The attributes of all clause pairs participating in successful resolution steps are stored as positive, and the attributes of all unsuccessful resolutions are stored as negative. Then, using this training data and a machine learning system, a program is generated which can rate clause pairs heuristically.

A different, more successful approach to improving mathematical reasoning is followed with interactive systems that operate under the control of the user. Here one could name computer algebra programs such as Mathematica, Maple, or Maxima, which can automatically carry out difficult symbolic mathematical manipulations. The search for the proof, however, is left fully to the human. The aforementioned interactive prover Isabelle provides distinctly more support during the proof search. There are at present several projects, such as Omega and MKM, 1 for the development of systems for supporting mathematicians during proofs.

In summary, one can say that, because of the search space problem, automated provers today can only prove relatively simple theorems in special domains with few axioms.

**About the Author**

Dr. Wolfgang Ertel is a professor at the Institute for Artificial Intelligence at the Ravensburg-Weingarten University of Applied Sciences, Germany.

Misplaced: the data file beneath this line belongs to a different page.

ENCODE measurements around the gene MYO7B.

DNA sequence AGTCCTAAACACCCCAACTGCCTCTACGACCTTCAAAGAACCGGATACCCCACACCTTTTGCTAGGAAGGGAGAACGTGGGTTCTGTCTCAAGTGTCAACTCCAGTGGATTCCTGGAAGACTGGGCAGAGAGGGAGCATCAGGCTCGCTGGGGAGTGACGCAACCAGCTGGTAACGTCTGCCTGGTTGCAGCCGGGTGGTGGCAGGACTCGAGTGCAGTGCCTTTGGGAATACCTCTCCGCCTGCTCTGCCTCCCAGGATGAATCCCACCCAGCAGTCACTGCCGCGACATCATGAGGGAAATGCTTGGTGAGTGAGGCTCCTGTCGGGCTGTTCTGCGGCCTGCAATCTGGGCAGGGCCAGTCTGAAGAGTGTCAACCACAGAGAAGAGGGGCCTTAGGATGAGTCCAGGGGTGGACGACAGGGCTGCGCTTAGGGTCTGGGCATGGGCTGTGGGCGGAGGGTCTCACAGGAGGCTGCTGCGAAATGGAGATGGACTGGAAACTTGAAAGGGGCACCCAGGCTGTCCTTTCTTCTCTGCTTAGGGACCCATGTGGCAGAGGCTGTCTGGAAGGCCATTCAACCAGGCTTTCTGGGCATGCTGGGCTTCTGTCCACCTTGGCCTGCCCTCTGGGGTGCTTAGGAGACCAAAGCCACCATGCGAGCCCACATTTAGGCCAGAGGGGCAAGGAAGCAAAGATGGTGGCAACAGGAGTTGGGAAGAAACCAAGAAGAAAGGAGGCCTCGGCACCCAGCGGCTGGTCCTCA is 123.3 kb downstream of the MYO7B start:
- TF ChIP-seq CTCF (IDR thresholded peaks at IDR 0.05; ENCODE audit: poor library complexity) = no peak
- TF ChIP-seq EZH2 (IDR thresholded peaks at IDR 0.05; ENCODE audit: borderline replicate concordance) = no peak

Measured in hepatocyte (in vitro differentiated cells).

This accessible and engaging textbook presents a concise introduction to the exciting field of artificial intelligence (AI). The broad-ranging discussion covers the key subdisciplines within the field, describing practical algorithms and concrete applications in the areas of agents, logic, search, reasoning under uncertainty, machine learning, neural networks, and reinforcement learning. Fully revised and updated, this much-anticipated second edition also includes new material on deep learning.

**Topics and features:**

**•** Presents an application-focused and hands-on approach to learning, with supplementary teaching resources provided at an associated website

**•** Contains numerous study exercises and solutions, highlighted examples, definitions, theorems, and illustrative cartoons

**•** Includes chapters on predicate logic, PROLOG, heuristic search, probabilistic reasoning, machine learning and data mining, neural networks and reinforcement learning

**•** Reports on developments in deep learning, including applications of neural networks to generate creative content such as text, music and art

**•** Examines performance evaluation of clustering algorithms, and presents two practical examples explaining Bayes theorem and its relevance in everyday life

**•** Discusses search algorithms, analyzing the cycle check, explaining route planning for car navigation systems, and introducing Monte Carlo Tree Search

**•** Includes a section in the introduction on AI and society, discussing the implications of AI on topics such as employment and transportation

Ideal for foundation courses or modules on AI, this easy-to-read textbook offers an excellent overview of the field for students of computer science and other technical disciplines, requiring no more than a high-school level of knowledge of mathematics to understand the material.